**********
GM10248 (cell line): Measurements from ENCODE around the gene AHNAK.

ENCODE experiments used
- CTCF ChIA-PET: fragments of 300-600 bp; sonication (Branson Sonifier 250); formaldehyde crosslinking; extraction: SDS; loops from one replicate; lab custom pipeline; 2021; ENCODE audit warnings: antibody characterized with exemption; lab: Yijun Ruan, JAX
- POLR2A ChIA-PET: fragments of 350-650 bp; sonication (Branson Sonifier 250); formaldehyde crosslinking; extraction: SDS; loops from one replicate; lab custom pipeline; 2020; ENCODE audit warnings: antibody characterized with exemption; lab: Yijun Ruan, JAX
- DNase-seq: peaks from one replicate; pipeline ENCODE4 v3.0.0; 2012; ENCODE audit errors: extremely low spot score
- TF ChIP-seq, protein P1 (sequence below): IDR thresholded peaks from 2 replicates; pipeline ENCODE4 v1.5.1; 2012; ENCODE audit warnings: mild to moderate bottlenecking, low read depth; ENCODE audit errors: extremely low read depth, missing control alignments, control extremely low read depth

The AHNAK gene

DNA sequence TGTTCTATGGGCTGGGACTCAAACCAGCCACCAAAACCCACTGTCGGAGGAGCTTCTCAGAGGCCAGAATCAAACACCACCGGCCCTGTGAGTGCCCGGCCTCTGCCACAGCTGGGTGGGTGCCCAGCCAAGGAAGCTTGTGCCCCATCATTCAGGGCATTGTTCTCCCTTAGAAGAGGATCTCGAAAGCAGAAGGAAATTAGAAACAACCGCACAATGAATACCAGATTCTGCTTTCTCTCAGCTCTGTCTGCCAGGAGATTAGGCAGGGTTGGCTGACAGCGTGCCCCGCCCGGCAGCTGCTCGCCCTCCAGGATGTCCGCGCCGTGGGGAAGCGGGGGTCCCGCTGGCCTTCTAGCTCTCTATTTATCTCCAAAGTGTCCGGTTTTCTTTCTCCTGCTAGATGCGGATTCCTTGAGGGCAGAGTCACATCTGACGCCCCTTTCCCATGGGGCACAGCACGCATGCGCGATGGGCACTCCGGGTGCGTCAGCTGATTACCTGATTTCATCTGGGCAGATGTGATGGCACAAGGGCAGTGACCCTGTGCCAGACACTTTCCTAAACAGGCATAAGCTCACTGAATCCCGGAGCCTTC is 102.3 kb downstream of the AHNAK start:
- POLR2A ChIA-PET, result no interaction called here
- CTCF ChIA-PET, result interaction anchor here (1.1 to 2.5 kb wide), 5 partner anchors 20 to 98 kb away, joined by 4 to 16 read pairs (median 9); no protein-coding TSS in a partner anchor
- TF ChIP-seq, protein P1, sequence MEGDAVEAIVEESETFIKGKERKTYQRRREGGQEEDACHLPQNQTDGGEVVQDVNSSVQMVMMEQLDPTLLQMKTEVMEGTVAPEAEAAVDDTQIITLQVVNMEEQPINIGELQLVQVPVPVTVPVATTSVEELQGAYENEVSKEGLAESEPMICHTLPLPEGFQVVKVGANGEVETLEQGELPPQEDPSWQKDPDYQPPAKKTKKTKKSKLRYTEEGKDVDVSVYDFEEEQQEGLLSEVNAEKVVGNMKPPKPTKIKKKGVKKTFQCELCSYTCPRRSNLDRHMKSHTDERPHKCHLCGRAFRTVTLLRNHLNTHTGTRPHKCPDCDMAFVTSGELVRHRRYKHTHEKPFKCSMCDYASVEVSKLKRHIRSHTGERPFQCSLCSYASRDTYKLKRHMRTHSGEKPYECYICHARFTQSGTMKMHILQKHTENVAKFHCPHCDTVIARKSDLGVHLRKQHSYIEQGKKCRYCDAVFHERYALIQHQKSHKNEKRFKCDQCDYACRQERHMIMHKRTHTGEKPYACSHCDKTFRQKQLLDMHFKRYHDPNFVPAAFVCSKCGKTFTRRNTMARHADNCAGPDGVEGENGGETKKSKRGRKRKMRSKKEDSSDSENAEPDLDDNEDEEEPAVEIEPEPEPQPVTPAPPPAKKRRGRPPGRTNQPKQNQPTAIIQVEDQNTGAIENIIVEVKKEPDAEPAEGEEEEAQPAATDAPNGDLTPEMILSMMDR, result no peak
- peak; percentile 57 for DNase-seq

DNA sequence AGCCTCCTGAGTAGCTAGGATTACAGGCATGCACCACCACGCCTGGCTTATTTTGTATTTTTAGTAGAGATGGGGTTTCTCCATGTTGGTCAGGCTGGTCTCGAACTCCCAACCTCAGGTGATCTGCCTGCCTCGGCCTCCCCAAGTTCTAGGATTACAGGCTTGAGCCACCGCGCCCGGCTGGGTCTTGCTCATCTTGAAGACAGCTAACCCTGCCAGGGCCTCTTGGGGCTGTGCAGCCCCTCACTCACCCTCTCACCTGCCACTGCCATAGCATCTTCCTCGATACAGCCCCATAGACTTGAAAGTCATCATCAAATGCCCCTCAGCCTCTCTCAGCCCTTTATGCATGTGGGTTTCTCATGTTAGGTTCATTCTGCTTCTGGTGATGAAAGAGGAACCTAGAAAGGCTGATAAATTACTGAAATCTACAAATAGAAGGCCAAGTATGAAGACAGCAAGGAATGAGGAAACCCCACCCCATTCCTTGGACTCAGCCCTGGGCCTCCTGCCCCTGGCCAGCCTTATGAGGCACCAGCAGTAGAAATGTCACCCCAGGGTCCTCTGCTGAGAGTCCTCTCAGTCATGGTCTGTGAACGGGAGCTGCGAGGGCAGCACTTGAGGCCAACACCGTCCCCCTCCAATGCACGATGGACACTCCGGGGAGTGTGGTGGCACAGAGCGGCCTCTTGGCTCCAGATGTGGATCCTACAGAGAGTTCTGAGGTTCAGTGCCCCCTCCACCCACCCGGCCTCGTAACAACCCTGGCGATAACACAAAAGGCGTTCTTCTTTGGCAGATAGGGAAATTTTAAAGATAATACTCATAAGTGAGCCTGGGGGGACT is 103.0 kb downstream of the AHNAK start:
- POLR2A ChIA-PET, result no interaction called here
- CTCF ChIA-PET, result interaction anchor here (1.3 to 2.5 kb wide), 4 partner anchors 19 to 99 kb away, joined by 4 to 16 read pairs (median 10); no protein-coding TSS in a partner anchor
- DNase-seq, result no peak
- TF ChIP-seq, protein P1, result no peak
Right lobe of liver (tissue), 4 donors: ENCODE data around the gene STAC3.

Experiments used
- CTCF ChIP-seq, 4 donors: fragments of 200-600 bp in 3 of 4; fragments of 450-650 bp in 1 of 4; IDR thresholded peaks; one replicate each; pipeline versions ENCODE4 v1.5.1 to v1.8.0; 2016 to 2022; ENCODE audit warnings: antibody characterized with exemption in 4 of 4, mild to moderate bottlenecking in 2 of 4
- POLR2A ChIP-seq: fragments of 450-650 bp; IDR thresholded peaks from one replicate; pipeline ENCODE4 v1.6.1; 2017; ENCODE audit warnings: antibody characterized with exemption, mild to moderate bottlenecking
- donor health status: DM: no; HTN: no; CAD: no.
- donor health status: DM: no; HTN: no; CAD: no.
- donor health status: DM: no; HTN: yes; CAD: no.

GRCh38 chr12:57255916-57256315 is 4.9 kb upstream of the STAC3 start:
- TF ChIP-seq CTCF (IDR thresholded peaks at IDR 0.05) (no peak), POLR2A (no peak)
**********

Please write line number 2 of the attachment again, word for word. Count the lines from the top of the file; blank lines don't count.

ENCODE experiments used